Amateur film-maker Jonathan Doyle is suing the state of New Hampshire after park rangers told him he needed a permit to walk on a mountain dressed as Bigfoot.
The 30-year-old artist, who was filming walkers’ reactions to the Bigfoot ‘sightings’, claims the decision violates his freedom of speech.
His case has received backing from the American Civil Liberties Union.
Doyle and a group of friends had travelled to Mount Monadnock on 26 September last year to work on their Bigfoot film when Park Manager Patrick Hummel informed them they needed to buy a $100 permit to proceed.
He refused to obey the ranger’s orders, claiming it would disadvantage other artists who want to use the mountain in the future, and instead lodged a complaint with the New Hampshire Civil Liberties Union (NHCLU).
Doyle explained to the Monadnock Ledger-Transcript: “What about people who are not professional artists, but who will be and are coming in to their own expression and inspiration by using the mountain?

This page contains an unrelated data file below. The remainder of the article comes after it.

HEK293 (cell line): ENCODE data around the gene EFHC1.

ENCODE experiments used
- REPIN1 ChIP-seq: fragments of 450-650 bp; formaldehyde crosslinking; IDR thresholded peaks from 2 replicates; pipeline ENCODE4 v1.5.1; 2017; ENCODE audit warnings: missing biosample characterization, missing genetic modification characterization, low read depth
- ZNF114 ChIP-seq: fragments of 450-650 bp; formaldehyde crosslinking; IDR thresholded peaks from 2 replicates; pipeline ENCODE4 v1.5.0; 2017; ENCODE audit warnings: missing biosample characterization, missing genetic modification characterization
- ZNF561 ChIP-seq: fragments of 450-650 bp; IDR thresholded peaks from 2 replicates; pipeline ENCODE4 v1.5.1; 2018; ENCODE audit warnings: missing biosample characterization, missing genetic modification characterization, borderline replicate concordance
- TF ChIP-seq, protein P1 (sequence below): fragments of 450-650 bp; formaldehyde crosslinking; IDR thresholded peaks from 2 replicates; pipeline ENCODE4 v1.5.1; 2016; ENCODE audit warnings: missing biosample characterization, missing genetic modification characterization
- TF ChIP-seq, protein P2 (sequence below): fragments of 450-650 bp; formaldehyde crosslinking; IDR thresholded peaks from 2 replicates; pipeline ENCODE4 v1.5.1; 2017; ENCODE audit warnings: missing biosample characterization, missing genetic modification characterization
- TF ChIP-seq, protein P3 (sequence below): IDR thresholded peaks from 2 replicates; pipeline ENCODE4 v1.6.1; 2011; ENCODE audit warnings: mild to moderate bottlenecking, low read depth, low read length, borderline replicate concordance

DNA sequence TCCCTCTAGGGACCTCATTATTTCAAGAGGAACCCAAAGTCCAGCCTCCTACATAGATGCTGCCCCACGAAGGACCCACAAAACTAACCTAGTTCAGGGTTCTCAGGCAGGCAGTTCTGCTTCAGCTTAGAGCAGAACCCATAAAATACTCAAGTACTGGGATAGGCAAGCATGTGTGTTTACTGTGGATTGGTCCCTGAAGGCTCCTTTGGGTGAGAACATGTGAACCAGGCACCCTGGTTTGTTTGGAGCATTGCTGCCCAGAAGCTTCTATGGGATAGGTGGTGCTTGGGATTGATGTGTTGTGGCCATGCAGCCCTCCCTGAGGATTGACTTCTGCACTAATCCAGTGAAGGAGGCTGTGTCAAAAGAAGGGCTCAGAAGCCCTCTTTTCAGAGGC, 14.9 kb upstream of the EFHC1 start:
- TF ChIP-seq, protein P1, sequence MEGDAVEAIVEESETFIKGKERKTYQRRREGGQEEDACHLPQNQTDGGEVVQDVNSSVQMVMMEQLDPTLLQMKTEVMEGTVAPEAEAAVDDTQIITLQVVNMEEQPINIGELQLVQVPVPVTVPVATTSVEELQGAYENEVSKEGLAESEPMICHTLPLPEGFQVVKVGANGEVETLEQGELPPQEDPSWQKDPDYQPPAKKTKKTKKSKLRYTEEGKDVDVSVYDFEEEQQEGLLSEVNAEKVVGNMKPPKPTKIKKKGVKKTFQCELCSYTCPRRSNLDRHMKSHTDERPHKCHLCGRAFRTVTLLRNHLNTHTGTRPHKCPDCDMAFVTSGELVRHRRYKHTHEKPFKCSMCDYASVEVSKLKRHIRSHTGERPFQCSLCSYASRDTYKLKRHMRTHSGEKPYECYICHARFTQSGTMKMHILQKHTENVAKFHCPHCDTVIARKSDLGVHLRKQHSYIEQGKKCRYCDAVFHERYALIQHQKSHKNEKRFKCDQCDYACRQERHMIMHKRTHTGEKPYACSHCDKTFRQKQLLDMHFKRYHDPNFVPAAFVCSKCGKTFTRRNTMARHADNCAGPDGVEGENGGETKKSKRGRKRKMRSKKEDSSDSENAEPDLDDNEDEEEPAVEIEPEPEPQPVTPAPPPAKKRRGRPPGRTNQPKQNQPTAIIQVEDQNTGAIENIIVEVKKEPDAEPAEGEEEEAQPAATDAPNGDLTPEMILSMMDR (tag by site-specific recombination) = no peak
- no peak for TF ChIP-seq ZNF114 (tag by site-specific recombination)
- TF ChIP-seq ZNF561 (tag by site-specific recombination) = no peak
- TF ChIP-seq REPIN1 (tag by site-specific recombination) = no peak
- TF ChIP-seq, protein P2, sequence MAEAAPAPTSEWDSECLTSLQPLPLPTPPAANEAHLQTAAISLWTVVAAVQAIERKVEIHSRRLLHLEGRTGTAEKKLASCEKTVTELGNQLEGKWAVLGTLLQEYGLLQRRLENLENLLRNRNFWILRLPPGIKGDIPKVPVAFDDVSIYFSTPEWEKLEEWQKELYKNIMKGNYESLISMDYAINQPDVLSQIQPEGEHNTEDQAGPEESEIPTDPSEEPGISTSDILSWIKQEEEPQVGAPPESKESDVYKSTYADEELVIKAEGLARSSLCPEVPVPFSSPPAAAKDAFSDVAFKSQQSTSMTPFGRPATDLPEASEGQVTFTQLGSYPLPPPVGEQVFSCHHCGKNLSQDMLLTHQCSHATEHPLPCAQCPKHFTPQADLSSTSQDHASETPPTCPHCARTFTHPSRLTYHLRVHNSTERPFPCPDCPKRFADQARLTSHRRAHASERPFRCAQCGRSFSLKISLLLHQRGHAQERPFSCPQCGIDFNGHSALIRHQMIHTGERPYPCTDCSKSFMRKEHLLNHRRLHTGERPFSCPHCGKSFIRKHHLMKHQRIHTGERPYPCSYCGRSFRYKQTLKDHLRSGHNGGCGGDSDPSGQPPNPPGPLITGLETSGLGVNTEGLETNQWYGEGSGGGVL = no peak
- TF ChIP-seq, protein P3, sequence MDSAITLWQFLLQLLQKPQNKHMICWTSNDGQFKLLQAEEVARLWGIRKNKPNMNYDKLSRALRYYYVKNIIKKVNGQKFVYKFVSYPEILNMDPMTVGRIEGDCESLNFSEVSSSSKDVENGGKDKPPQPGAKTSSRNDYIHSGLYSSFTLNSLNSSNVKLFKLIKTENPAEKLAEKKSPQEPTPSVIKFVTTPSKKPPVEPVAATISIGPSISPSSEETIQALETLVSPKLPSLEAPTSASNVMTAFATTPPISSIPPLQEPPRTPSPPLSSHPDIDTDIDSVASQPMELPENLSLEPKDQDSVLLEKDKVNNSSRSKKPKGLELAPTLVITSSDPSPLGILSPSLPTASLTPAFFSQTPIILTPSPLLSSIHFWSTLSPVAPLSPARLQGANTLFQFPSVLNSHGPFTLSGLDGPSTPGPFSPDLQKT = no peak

“I love and respect our mountain, Mount Monadnock is my favourite mountain but this situation is absurd and uncalled for.”
Doyle also pointed out that no officials had complained when he made a similar Bigfoot film on the same mountain in 2009.
Attorney Barbara Keshan of the NHCLU agreed the group’s First Amendment rights had been violated and lodged a court complaint.
Ranger Hummel told the paper: “This was basically an advertised public performance piece. He had not called N.H. State Parks to set it up and because we had complaints from hikers it was shut down.
“Most folks who complained just felt intruded unsuspectingly on their recreation opportunity.”
He also stated that Doyle’s previous filming attempts had not been interfered with because they had not attracted complaints.
Video: Watch Doyle’s first Bigfoot film
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